New York lawmakers are cracking down on kids' exposure to social media algorithms

Under-18 users may need parental permission to view content on accounts they don't follow.

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A new bill out of New York is targeting the thing we all have a love-hate relationship with on social media: the algorithm. Governor Kathy Hochul joined lawmakers in introducing the Stop Addictive Feeds Exploitation (SAFE) for Kids Act, which would require a parent or guardian's consent to access algorithm-based feeds on platforms such as TikTok, YouTube and Instagram. In her statement of support, Hochul called for adults to protect their children and villainized algorithms as technology that "follows" and "preys" on young people.

Lawmakers pointed to a range of studies demonstrating social media's association with poor mental health and sleep quality in young people — especially with excessive use. "Social media platforms are fueling a national youth mental health crisis that is harming children's wellbeing and safety," New York State Attorney General Letitia James said. "Young New Yorkers are struggling with record levels of anxiety and depression, and social media companies that use addictive features to keep minors on their platforms longer are largely to blame. This legislation will help tackle the risks of social media affecting our children and protect their privacy."

While pages like TikTok's For You face restrictions, the legislation would allow young people to view content from people they follow without permission. This setup means they can still see accounts with dangerous misinformation or ideals — such as promoting harmful eating habits — as long as they click the follow button. However, the law would also allow parents or guardians to limit the number of hours a person can spend on each app and to restrict access and notifications completely between midnight and 6 AM. Social media platforms that fail to enforce these policies could owe up to $5,000 in damages.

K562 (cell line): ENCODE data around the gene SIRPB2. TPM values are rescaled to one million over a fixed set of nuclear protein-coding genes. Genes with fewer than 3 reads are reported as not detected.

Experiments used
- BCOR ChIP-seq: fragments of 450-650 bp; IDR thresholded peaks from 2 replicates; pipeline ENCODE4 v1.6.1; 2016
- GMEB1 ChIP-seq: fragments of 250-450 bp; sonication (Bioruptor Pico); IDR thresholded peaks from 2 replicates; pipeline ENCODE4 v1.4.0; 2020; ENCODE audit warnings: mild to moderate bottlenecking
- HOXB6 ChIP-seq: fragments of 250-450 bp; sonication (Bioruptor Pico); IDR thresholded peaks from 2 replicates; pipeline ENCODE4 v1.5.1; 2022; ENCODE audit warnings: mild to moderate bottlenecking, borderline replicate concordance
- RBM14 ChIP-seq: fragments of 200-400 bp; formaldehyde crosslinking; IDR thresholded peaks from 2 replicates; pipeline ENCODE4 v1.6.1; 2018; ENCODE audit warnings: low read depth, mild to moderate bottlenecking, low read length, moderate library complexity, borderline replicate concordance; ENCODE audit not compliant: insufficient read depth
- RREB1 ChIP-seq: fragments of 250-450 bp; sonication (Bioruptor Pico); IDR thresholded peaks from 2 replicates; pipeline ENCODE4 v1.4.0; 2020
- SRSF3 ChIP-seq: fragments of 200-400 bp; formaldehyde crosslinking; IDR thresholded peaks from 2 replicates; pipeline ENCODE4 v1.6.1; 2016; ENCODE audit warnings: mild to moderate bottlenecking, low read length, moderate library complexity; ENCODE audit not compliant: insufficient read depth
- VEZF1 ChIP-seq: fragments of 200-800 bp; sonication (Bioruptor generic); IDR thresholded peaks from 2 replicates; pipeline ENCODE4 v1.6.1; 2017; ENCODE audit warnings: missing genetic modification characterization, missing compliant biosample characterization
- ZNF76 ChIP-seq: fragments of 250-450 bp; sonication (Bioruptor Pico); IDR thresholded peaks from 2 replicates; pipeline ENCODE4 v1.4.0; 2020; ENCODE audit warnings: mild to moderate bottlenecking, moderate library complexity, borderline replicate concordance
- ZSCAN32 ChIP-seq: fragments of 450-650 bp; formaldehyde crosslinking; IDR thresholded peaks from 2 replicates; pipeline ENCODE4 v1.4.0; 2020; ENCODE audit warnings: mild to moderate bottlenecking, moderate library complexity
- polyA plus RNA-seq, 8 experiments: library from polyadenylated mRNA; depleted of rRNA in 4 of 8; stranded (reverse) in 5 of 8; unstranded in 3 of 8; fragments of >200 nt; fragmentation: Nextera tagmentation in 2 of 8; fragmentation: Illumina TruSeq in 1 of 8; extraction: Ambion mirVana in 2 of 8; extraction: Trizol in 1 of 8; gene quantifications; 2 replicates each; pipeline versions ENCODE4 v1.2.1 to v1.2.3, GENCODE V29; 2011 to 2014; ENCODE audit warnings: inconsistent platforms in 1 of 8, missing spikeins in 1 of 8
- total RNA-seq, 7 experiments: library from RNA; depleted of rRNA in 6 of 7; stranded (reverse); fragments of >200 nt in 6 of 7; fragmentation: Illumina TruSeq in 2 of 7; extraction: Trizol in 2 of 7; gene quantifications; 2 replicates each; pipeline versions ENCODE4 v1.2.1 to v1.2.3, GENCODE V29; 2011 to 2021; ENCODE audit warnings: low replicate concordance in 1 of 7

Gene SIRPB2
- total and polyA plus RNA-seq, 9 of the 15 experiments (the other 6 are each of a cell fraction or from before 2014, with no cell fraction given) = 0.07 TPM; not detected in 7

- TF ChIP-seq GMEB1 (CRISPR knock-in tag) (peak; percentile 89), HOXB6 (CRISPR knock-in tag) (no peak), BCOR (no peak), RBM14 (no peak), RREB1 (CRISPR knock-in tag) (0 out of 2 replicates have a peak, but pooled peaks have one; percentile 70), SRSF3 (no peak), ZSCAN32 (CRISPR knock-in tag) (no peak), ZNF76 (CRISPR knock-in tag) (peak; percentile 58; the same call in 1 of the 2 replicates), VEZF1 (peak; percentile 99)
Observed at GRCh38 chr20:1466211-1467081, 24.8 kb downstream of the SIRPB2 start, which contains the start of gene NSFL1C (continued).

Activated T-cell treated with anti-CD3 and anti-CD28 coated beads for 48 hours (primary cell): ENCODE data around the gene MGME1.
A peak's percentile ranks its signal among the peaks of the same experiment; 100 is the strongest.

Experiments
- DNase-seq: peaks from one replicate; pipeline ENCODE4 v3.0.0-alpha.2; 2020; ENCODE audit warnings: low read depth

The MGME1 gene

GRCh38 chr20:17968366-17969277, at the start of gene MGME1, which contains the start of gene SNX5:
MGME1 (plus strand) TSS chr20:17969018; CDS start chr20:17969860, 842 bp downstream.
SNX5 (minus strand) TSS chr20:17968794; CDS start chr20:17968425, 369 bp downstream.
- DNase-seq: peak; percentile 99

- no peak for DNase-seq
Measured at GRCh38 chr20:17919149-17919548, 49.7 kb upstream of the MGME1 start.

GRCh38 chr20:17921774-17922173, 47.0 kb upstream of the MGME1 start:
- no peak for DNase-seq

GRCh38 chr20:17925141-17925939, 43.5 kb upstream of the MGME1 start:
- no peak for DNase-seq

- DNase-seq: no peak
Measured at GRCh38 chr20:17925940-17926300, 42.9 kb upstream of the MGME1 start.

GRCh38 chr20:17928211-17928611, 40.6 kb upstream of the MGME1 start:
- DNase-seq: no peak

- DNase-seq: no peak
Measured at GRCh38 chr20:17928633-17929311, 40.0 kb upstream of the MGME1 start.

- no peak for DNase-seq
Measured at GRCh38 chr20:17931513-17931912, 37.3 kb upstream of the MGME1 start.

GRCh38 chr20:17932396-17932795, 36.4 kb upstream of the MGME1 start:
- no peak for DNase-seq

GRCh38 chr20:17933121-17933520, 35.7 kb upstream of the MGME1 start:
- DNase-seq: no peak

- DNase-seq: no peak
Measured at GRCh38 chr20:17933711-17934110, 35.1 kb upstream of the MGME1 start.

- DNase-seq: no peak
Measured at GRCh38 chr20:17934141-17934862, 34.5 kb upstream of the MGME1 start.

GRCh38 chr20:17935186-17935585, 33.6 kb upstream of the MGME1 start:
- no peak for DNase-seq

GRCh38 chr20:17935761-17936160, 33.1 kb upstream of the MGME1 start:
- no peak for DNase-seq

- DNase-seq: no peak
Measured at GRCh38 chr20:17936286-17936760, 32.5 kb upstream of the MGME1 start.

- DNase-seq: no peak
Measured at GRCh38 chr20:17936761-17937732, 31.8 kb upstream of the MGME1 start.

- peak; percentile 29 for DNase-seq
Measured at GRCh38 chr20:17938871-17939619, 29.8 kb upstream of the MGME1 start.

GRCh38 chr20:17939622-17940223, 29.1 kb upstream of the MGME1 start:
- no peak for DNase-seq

Lawmakers proposed an identical fine for violations of the New York Child Data Protection Act, which was introduced alongside the SAFE for Kids Act. This legislation would ban "collecting, using, sharing or selling" anyone under 18's personal data unless they receive consent or can prove it absolutely necessary.

SAFE for Kids Act's sponsors, State Senator Andrew Gounardes and Assemblywoman Nily Rozic, could bring it before the New York legislature as soon as early 2024. The bill has already faced opposition from Meta and TikTok, as well as Tech:NYC, which represents more than 800 tech companies. Concerns range from restricting free speech to losing out on community-building.

The first state-led bill of this kind passed in Utah earlier this year, requiring anyone under the age of 18 to obtain a parent or guardian's consent to create a social media profile — not just to explore the algorithm. Arkansas enacted a similar law soon after, but a judge blocked it from taking effect in September. Utah's legislation is set to take effect in early 2024. Each of these cases would require more comprehensive age verification on the part of social media companies, likely reviewing an ID of some sort — not something every early adolescent has.